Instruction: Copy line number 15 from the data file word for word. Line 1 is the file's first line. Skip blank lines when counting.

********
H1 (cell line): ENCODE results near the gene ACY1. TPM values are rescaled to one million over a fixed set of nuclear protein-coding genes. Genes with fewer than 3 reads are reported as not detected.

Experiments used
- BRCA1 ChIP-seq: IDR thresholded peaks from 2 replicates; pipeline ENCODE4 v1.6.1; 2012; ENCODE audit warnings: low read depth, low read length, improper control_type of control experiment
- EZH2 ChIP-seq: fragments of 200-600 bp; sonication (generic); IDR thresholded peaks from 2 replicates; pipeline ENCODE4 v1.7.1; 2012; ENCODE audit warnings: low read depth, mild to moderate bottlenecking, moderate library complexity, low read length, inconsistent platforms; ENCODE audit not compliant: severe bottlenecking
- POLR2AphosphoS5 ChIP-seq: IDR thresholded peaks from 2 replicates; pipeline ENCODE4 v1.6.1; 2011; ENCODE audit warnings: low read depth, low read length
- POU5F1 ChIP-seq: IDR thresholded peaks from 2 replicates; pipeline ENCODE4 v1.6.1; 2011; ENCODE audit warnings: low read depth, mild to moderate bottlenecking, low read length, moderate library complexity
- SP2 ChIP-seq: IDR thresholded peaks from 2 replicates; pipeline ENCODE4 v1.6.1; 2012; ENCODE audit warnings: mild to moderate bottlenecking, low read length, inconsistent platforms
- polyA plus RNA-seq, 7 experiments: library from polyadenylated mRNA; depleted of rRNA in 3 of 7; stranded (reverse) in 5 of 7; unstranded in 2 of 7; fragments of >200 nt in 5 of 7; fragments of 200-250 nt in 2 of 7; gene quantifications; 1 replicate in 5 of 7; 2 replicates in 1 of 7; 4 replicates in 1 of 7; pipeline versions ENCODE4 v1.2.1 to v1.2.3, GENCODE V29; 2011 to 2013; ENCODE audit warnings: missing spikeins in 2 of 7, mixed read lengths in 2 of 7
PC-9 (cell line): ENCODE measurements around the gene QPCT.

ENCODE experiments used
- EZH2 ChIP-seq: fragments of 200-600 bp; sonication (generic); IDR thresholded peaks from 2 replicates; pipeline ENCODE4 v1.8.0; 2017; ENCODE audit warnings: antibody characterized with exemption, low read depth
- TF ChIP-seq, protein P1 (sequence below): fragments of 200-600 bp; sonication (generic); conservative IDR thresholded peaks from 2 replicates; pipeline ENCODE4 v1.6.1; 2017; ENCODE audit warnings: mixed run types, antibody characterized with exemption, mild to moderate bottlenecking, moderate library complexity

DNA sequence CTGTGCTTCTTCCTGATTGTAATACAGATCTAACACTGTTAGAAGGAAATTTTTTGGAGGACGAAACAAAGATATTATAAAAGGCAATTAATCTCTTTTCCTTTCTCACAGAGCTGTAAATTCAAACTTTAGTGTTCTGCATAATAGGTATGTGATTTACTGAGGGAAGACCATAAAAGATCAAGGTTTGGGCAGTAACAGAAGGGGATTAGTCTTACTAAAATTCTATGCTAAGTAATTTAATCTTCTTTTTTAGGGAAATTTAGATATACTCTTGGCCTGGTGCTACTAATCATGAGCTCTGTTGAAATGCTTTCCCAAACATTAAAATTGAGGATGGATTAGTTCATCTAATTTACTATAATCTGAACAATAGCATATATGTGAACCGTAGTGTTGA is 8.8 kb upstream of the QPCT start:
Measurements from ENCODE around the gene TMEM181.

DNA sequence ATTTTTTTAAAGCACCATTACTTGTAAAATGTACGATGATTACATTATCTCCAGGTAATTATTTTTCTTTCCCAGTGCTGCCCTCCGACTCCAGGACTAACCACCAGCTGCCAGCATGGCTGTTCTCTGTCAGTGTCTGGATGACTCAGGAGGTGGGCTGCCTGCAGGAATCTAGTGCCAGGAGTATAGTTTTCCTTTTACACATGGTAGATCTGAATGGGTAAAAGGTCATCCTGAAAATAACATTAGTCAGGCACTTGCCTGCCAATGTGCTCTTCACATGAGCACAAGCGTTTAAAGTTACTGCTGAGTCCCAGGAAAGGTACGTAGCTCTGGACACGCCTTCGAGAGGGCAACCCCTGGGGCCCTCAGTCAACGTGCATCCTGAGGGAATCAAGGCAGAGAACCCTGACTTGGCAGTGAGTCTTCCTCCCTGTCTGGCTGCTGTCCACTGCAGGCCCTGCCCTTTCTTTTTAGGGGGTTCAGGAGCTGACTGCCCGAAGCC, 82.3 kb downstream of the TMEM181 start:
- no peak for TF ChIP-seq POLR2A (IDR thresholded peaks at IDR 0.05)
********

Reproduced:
DNA sequence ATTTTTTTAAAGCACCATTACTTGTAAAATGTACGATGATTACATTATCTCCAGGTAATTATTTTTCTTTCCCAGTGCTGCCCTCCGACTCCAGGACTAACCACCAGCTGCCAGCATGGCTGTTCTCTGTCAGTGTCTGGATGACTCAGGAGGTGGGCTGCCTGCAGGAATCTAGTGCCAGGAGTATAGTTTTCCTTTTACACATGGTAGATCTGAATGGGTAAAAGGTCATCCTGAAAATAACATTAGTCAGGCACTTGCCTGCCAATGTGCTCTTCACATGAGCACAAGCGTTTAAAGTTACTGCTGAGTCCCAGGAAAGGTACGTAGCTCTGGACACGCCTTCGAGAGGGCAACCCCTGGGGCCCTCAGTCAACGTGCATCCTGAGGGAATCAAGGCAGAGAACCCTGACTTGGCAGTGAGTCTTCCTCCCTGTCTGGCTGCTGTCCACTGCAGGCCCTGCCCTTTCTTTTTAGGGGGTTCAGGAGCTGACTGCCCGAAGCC, 82.3 kb downstream of the TMEM181 start: